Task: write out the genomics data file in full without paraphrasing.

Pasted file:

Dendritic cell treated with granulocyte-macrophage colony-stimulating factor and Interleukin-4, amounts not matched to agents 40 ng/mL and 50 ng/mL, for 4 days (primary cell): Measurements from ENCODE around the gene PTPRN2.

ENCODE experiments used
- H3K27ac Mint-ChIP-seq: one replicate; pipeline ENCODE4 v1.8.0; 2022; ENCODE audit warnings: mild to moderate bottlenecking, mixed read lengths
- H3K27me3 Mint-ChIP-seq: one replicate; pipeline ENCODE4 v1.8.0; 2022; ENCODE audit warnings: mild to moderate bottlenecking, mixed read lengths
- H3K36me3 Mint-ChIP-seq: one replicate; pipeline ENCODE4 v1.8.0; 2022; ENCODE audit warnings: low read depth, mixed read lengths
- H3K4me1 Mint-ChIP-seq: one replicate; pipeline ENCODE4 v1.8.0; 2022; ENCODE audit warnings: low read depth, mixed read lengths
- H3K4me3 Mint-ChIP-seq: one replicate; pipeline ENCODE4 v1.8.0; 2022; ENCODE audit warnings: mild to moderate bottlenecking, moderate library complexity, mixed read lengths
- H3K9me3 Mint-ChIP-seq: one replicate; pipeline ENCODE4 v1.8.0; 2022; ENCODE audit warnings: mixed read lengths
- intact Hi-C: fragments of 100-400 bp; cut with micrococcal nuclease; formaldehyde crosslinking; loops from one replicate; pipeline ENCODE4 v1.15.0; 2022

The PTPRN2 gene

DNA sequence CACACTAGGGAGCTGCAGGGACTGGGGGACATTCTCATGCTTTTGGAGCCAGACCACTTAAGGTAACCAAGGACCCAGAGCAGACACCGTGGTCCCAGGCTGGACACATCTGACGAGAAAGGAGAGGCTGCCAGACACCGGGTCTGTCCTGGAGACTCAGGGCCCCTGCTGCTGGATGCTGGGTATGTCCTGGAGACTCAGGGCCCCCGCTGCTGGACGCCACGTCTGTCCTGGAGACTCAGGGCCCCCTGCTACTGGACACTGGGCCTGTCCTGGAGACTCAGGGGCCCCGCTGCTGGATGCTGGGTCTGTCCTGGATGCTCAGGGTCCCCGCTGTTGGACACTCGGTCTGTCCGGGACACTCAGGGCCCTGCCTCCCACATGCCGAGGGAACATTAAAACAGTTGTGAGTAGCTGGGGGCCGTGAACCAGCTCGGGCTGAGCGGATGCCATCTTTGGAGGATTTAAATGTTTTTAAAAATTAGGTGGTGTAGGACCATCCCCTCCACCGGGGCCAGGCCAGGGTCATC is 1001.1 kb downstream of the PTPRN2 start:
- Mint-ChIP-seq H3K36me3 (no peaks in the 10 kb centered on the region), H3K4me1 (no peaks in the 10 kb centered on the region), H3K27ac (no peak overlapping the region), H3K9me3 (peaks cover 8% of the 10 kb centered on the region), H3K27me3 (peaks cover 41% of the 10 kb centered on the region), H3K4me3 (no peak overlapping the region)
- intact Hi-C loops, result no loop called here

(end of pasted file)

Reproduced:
Dendritic cell treated with granulocyte-macrophage colony-stimulating factor and Interleukin-4, amounts not matched to agents 40 ng/mL and 50 ng/mL, for 4 days (primary cell): Measurements from ENCODE around the gene PTPRN2.

ENCODE experiments used
- H3K27ac Mint-ChIP-seq: one replicate; pipeline ENCODE4 v1.8.0; 2022; ENCODE audit warnings: mild to moderate bottlenecking, mixed read lengths
- H3K27me3 Mint-ChIP-seq: one replicate; pipeline ENCODE4 v1.8.0; 2022; ENCODE audit warnings: mild to moderate bottlenecking, mixed read lengths
- H3K36me3 Mint-ChIP-seq: one replicate; pipeline ENCODE4 v1.8.0; 2022; ENCODE audit warnings: low read depth, mixed read lengths
- H3K4me1 Mint-ChIP-seq: one replicate; pipeline ENCODE4 v1.8.0; 2022; ENCODE audit warnings: low read depth, mixed read lengths
- H3K4me3 Mint-ChIP-seq: one replicate; pipeline ENCODE4 v1.8.0; 2022; ENCODE audit warnings: mild to moderate bottlenecking, moderate library complexity, mixed read lengths
- H3K9me3 Mint-ChIP-seq: one replicate; pipeline ENCODE4 v1.8.0; 2022; ENCODE audit warnings: mixed read lengths
- intact Hi-C: fragments of 100-400 bp; cut with micrococcal nuclease; formaldehyde crosslinking; loops from one replicate; pipeline ENCODE4 v1.15.0; 2022

The PTPRN2 gene

DNA sequence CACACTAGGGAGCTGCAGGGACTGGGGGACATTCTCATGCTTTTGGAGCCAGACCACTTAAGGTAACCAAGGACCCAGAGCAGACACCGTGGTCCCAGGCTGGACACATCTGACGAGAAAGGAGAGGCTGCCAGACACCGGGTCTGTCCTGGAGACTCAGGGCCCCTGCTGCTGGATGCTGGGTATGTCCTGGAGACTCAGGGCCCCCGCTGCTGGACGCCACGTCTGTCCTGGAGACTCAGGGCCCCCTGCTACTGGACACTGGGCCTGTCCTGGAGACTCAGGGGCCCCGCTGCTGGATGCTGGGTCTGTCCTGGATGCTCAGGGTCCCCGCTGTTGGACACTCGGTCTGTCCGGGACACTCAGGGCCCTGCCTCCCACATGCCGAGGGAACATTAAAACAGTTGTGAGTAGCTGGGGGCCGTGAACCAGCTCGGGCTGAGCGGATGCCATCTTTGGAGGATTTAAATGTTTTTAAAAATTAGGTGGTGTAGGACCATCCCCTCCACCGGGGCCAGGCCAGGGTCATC is 1001.1 kb downstream of the PTPRN2 start:
- Mint-ChIP-seq H3K36me3 (no peaks in the 10 kb centered on the region), H3K4me1 (no peaks in the 10 kb centered on the region), H3K27ac (no peak overlapping the region), H3K9me3 (peaks cover 8% of the 10 kb centered on the region), H3K27me3 (peaks cover 41% of the 10 kb centered on the region), H3K4me3 (no peak overlapping the region)
- intact Hi-C loops, result no loop called here